Widespread recalls and horror stories about salmonella and E. coli outbreaks have become common fodder for news stories in the U.S. in recent years, and even worked their way into our collective pop culture — in the October following the 2006 E. coli outbreak in spinach, more than a few creative trick-or-treaters were dressed as huge bags of the leafy green, for example.
Yet, as a report released this week by the Center for Science in the Public Interest highlights, the serious health dangers posed by contaminated foods are nothing to take lightly.
By sifting through Centers for Disease Control and Prevention (CDC) data collected from 1990 to the present, researchers determined that there were 10 specific foods regulated by the Food and Drug Administration (FDA) — which oversees some 80% of the total food supply — responsible for more than 1,500 distinct episodes of contamination and resulting illness across the U.S. Many, including potatoes, leafy greens, eggs, cheese and tomatoes, are staples in Americans’ diets.
And what’s more, they say, this may represent only a fraction of the full scope of the problem. Citing CDC estimates, the authors give the example that, “for each case of salmonellosis that is clinically diagnosed and reported to health officials, another 38 cases were unreported.”
The report highlights these problems to make the case that stricter FDA regulation is vital to protecting the American public from food-borne illness, and argue for Congress to pass food safety legislation by the end of the year. (The House bill passed this past July; the Senate bill is still in initial phases.)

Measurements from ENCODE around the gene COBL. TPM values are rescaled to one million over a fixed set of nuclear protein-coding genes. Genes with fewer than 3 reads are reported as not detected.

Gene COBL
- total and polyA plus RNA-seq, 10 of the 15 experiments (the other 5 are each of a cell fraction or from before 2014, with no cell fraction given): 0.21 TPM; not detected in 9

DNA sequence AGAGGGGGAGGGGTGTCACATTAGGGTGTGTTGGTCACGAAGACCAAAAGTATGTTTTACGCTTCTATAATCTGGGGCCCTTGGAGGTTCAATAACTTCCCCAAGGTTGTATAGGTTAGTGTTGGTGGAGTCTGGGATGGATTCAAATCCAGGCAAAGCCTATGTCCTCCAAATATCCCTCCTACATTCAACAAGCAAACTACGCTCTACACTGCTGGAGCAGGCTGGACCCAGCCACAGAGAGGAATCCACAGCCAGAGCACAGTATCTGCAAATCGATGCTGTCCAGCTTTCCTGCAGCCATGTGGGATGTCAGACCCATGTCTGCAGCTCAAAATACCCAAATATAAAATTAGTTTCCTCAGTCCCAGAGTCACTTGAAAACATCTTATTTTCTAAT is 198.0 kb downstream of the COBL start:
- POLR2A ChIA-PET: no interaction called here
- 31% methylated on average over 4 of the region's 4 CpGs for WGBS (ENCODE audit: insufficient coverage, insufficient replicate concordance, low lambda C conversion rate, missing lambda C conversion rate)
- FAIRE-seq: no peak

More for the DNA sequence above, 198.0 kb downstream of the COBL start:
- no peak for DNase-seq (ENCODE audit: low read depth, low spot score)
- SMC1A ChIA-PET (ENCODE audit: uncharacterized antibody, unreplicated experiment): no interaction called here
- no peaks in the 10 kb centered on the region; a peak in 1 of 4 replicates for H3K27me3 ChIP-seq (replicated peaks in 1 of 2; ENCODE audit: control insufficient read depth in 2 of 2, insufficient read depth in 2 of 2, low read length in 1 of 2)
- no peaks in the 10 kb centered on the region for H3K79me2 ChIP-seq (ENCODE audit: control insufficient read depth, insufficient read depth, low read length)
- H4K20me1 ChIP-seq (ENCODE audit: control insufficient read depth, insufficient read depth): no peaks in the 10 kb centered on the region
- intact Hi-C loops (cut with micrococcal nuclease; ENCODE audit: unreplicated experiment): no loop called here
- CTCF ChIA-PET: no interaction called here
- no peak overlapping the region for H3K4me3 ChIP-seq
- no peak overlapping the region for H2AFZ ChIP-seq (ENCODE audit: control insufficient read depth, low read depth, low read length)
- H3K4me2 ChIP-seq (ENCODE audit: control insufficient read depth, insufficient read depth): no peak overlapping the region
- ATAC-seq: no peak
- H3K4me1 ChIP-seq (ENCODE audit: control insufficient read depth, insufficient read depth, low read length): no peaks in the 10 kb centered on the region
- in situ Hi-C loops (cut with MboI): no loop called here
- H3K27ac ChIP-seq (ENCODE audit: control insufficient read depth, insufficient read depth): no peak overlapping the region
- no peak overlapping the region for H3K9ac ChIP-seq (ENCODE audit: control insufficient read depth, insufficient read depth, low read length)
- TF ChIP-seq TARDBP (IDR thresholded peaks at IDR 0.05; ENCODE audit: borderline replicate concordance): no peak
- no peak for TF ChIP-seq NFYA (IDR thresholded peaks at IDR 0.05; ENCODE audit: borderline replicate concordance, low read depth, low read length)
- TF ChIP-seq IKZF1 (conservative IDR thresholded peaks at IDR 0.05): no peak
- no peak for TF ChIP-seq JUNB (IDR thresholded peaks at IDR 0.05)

So which foods are the most egregious offenders — or as the study points out, the most poorly regulated? Here is the breakdown:
Leafy Greens: 363 outbreaks (13,568 reported cases of illness)
Eggs: 352 outbreaks (11,163 reported cases of illness)
Tuna: 268 outbreaks (2341 reported cases of illness)
Oysters: 132 outbreaks (3409 reported cases of illness)
Potatoes: 108 outbreaks (3659 reported cases of illness)
Cheese: 83 outbreaks (2761 reported cases of illness)
Ice Cream: 74 outbreaks (2594 reported cases of illness)
Tomatoes: 31 outbreaks (3292 reported cases of illness)
Sprouts: 31 outbreaks (2022 reported cases of illness)
Berries: 25 outbreaks (3397 reported cases of illness)
What do you think? Does FDA regulation need an overhaul? How has food contamination — of everything from peanut butter and salsa to dog food — impacted your life?